Chris Knipp Writing: Movies, Politics, Art


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PostPosted: Mon Apr 04, 2016 3:41 pm 
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Waiting for democracy that never comes

Sergei Loznitsa is a Russian documentary filmmaker who reached greatest festival currency through two recent fiction features: his violently arresting but ultimately incoherent road picture "My Joy (NYFF 2010) and his moody content-light 1942 occupation drama In the Fog (SFIFF 2012). Here, in The Event, he returns to documentary with a collection, at once momentous and opaque (there is no narration) of archival found-footage from the August 1991 coup d'état attempt or putsch that ended the Soviet regime assembled from materials supplied by the Saint Petersburg Documentary Film Studio.

From the start we hear the strains of Tchaikovsky's "Swan Lake" because that was what played on the interrupted state-owned TV and radio channels instead of news broadcasts at this time. It heightens our sense of the mystification or obliviousness of the Russian public whose faces we see gathered around in Leningrad, shot by eight different roving cameras that move among them and look down on them. This is material that is immensely suggestive and atmospheric, but what it means depends on what you bring to it. Loznitsa provides no background knowledge, such as that the tipping point was a planned August 20th treaty signing away a lot of Moscow's centralized power to the individual states. A group including the VP, premier, KGB head and Defense Minister calling itself the General Committee on the State Emergency had taken over to prevent this, and put Gorbachev under state arrest.

The footage that unreels was shot in the aftermath that left things is a state of flux for three days. Protestors gathered around Moscow's White House to defend the stronghold of democratic opposition led by Boris Yeltsin, the president of Russia. Gorbachev, president of the USSR is in his dacha in the Crimea and being reported too sick to rule. The people are seen in very consistent looking, rather attractive grayish black and white photographic images, lightly dressed for the summer weather, all ages, occasionally young and tanned, standing, perch high, milling about or occasionally marching, some of them setting up barricades to block a possible military takeover or raising signs or banners -- "Down with the putsch! We are all on strike!" and listening to de facto broadcasts on portable radios, scrambling for printed declarations. They are listening to speeches from steps, entrances, or balconies about what is happening, especially during the last of the Emergency Committee's three-day reign, when Leningrad mayor Anatoly Sobchak is heard from. Some wait outside government buildings for news. Thousands gather outside in the big central Palace Square of Leningrad where most of what is on this film takes place.

The events we're watching in these films are at once tumultuous -- there is a sense that 73 years of Soviet rule are coming to an end, and there are chants of "Down with communism!" -- and quiet -- and curiously ambiguous. What is, or will be, the outcome of all this? There is no violence or shouting. The crowds are remarkably well behaved, exhibiting a mixture of apprehension and optimism. There is no repression; hardly a policeman or military officer is in sight. One may think of the Arab Spring of recent years, and the events in Tahrir Square in Cairo. But here there is not the tumult and excitement of Cairo, the shouting and open debate, nor the violence and danger, more the air of watching and listening, waiting to see what is happening. And what is happening, they hardly know. They cheer both for the downfall of the Soviet government and the removal of the lawless stagers of the would-be coup. It's announced that there has been a vote, and the Soviet flag is taken down and the tricolor banner of Russia put in its place. There is talk of "democracy." There are memories of 1917, and of 1964, cited as two momentous, perhaps infamous, times. And Vladimir Putin, now the dictator in charge of post-Soviet Russia, is briefly seen, this time a new member of the Saint Petersburg administration after years working with the KGB. x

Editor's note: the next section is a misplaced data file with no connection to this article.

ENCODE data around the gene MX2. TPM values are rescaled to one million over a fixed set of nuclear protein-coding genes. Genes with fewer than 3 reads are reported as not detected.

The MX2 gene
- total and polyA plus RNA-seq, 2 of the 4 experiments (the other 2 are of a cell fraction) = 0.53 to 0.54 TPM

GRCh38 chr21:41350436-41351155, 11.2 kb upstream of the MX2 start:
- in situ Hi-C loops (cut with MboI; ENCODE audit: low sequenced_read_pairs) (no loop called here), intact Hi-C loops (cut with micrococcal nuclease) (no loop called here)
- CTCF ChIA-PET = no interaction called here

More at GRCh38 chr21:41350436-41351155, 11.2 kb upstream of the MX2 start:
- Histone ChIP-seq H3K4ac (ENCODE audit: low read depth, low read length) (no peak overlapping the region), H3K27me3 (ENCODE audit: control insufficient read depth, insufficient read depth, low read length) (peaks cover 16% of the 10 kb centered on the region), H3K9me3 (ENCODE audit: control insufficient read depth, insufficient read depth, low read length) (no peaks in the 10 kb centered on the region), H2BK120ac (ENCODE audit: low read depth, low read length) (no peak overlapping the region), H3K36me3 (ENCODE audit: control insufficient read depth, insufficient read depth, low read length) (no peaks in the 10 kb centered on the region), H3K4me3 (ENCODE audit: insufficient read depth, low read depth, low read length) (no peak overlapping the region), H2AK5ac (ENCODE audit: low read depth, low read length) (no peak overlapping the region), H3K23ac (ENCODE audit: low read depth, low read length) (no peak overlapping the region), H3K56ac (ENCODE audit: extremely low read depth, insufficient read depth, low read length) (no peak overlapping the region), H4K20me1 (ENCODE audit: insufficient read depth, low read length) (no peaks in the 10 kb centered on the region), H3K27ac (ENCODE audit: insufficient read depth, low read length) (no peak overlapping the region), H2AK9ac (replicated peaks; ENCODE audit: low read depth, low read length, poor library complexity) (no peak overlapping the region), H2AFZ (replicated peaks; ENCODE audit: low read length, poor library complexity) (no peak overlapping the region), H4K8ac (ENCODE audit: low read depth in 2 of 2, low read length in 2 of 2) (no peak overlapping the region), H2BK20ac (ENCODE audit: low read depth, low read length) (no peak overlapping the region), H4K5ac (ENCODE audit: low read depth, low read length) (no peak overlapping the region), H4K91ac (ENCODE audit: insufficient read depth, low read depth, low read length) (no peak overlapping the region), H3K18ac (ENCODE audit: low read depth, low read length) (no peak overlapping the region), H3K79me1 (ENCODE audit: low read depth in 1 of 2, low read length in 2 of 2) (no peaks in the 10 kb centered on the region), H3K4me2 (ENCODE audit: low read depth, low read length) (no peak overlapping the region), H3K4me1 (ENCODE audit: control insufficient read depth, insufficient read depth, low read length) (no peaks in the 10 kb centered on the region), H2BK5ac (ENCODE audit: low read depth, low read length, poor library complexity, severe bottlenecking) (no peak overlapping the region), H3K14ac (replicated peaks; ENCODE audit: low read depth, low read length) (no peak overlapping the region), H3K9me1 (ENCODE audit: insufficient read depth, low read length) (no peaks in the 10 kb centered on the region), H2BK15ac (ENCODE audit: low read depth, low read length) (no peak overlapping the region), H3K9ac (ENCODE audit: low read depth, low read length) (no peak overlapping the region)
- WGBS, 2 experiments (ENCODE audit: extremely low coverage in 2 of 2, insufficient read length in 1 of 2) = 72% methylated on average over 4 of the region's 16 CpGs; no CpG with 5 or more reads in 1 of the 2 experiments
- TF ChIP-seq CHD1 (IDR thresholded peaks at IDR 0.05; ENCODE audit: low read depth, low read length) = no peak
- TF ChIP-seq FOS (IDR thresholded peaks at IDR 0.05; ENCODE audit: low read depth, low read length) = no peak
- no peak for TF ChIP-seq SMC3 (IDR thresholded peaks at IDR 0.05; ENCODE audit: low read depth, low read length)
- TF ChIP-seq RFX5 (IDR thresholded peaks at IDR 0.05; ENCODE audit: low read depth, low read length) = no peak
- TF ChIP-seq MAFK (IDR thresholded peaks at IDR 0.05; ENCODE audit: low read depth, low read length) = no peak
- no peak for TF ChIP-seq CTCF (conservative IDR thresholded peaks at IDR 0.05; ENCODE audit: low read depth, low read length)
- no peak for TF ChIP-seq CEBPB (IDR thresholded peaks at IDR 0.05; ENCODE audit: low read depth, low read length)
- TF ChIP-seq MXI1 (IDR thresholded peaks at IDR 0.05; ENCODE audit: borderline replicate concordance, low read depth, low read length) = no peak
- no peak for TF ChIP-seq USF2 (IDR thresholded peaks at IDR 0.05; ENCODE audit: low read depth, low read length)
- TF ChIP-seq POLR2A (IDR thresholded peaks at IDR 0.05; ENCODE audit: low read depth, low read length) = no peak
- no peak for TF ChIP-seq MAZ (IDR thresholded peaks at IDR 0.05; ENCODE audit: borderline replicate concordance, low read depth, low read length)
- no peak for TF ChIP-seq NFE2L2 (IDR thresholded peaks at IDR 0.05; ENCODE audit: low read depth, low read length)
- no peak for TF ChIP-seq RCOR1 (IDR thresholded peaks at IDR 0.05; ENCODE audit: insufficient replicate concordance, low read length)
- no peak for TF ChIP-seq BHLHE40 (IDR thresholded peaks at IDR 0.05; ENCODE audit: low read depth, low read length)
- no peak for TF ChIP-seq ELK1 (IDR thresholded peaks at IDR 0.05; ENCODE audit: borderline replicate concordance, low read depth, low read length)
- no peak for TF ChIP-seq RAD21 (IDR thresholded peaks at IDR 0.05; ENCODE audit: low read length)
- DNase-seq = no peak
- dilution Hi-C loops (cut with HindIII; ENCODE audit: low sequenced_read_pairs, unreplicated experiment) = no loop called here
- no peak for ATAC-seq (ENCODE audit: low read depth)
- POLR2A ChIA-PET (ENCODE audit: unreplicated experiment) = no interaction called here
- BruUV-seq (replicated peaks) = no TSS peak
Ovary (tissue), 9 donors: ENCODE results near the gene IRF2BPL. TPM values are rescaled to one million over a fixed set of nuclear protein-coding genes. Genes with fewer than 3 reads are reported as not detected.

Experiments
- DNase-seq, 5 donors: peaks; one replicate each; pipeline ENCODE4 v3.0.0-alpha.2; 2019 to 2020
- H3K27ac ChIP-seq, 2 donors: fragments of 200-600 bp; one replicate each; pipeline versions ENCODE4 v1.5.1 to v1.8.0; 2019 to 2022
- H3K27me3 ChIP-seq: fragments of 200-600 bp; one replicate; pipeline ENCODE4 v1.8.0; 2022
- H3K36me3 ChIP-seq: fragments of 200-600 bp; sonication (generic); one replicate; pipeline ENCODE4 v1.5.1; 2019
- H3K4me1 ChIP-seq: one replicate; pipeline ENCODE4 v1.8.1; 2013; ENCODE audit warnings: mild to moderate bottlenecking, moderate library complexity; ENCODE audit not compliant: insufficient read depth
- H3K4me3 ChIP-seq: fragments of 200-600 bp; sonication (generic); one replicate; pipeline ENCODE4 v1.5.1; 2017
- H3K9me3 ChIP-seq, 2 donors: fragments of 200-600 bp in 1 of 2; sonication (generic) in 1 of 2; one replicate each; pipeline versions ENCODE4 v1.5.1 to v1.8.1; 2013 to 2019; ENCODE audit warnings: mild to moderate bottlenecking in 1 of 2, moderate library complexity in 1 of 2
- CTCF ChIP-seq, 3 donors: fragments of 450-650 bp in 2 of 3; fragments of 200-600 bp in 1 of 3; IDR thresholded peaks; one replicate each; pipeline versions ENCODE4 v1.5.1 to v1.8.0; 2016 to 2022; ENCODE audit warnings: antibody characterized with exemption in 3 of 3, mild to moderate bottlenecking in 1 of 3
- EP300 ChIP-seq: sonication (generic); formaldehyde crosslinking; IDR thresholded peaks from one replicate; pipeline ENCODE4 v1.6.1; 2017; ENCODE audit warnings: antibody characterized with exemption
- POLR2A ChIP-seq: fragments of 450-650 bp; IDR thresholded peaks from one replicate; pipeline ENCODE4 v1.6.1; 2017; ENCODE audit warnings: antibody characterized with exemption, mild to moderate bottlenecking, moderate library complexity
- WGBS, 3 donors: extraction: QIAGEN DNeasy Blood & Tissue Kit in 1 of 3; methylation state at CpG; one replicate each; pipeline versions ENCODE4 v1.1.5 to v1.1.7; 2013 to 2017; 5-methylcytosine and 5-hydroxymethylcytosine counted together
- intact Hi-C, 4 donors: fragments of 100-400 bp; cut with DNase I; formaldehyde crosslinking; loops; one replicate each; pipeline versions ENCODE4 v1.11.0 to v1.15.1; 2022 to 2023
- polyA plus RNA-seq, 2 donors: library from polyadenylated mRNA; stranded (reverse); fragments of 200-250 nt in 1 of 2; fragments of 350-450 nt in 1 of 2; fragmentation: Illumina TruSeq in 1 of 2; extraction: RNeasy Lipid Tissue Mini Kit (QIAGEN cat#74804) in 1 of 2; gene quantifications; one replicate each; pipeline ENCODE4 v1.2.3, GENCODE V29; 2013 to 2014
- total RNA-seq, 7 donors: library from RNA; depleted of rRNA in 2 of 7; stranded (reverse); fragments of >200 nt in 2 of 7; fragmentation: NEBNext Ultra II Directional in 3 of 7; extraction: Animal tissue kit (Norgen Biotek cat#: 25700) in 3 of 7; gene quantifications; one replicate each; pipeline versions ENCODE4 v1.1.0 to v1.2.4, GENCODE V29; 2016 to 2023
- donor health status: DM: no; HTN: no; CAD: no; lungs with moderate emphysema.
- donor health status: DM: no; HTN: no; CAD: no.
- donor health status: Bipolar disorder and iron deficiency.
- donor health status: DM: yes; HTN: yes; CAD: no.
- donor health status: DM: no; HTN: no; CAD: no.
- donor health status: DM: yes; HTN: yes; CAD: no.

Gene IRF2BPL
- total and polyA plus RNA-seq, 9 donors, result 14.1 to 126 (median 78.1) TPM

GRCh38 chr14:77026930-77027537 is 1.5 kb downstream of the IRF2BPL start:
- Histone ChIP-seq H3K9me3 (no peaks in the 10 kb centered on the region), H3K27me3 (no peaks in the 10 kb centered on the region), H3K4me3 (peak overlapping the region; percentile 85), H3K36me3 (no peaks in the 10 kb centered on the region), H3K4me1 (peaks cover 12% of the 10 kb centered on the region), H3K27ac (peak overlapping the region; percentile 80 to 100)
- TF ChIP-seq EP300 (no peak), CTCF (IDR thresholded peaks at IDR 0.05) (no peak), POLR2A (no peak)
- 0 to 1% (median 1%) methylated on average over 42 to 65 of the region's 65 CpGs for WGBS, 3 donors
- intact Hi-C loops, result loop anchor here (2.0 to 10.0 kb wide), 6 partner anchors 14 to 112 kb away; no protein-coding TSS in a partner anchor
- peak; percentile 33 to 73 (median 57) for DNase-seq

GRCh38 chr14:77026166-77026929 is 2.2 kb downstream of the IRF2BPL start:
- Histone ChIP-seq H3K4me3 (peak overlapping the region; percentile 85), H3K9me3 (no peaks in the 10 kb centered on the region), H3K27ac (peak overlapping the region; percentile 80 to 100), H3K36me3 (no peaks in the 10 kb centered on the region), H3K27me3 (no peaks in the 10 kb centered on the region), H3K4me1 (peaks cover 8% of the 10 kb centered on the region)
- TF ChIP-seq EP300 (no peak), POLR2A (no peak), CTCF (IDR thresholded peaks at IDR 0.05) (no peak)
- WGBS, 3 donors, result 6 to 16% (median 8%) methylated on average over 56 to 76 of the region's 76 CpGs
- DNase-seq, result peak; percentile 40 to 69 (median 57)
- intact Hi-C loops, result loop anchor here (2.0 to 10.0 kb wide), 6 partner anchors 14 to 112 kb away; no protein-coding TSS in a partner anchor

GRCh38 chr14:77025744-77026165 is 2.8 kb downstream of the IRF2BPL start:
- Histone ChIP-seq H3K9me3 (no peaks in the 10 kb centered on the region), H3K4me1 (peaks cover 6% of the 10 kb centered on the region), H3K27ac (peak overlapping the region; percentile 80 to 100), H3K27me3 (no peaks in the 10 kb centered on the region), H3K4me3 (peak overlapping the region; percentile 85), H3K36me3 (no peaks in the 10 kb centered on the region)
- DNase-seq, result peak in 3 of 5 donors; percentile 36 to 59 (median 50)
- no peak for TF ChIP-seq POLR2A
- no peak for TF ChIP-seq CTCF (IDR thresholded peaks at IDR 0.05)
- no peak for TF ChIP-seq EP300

Consultation of Russian and Soviet history might help viewers to add more meaning to what they are watching. I have made use of a Wikipedia article on the Brezhnev era and the reviews of the film by Jay Weissberg in Variety and Peter Debruge in Hollywood Reporter, both of whom elucidate this film through their own knowledge and researches. The fact remains that without external knowledge not provided by the film, the film means little. With its blackouts between segments filled by "Swan Lake," the film flows smoothly. Perhaps its most artful editing is a passage near the end where alternating clips make it look like Putin, who's just gotten into a car, may be pursued by police with wailing sirens (or part of a power motorcade?).

The constant flowing movement of the cameras might make one think in passing of a famous Russian film from eleven years later, Sokurov's 2002 single-shotRussian Ark, and there is something haunting and mysterious about these endless, eternally milling crowds.

Loznitsa's 2014 documentary Maidan examined the recent conflict in Ukraine.

The Event/событие (Sobytie), 73 mins., debuted at Venice 2 Sept. 2015, Toronto 15 Sept., theatrical release in the Netherlands 10 Mar. 2016; SFIFF showing 24 Apr. 2016; screened for this review as part of SFIFF.

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©Chris Knipp. Blog: http://chrisknipp.blogspot.com/.


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